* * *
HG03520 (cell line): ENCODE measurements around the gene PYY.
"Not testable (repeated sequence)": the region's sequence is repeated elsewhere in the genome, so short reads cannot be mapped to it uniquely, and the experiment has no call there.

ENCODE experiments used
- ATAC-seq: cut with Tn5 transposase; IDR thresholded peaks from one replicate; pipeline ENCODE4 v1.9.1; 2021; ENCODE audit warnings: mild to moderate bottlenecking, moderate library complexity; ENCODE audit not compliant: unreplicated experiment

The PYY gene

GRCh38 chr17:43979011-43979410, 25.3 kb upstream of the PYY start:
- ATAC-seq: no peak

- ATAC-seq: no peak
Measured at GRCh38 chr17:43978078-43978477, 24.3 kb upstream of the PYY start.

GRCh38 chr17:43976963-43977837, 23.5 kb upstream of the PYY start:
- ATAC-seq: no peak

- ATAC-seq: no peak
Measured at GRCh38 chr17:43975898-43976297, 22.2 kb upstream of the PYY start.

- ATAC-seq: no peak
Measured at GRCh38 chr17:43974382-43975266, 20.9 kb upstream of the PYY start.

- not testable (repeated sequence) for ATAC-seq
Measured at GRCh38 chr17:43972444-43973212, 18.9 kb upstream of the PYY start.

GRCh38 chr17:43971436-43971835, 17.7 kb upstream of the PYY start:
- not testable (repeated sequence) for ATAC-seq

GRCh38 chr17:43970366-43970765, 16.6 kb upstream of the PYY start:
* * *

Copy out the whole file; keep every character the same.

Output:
HG03520 (cell line): ENCODE measurements around the gene PYY.
"Not testable (repeated sequence)": the region's sequence is repeated elsewhere in the genome, so short reads cannot be mapped to it uniquely, and the experiment has no call there.

ENCODE experiments used
- ATAC-seq: cut with Tn5 transposase; IDR thresholded peaks from one replicate; pipeline ENCODE4 v1.9.1; 2021; ENCODE audit warnings: mild to moderate bottlenecking, moderate library complexity; ENCODE audit not compliant: unreplicated experiment

The PYY gene

GRCh38 chr17:43979011-43979410, 25.3 kb upstream of the PYY start:
- ATAC-seq: no peak

- ATAC-seq: no peak
Measured at GRCh38 chr17:43978078-43978477, 24.3 kb upstream of the PYY start.

GRCh38 chr17:43976963-43977837, 23.5 kb upstream of the PYY start:
- ATAC-seq: no peak

- ATAC-seq: no peak
Measured at GRCh38 chr17:43975898-43976297, 22.2 kb upstream of the PYY start.

- ATAC-seq: no peak
Measured at GRCh38 chr17:43974382-43975266, 20.9 kb upstream of the PYY start.

- not testable (repeated sequence) for ATAC-seq
Measured at GRCh38 chr17:43972444-43973212, 18.9 kb upstream of the PYY start.

GRCh38 chr17:43971436-43971835, 17.7 kb upstream of the PYY start:
- not testable (repeated sequence) for ATAC-seq

GRCh38 chr17:43970366-43970765, 16.6 kb upstream of the PYY start: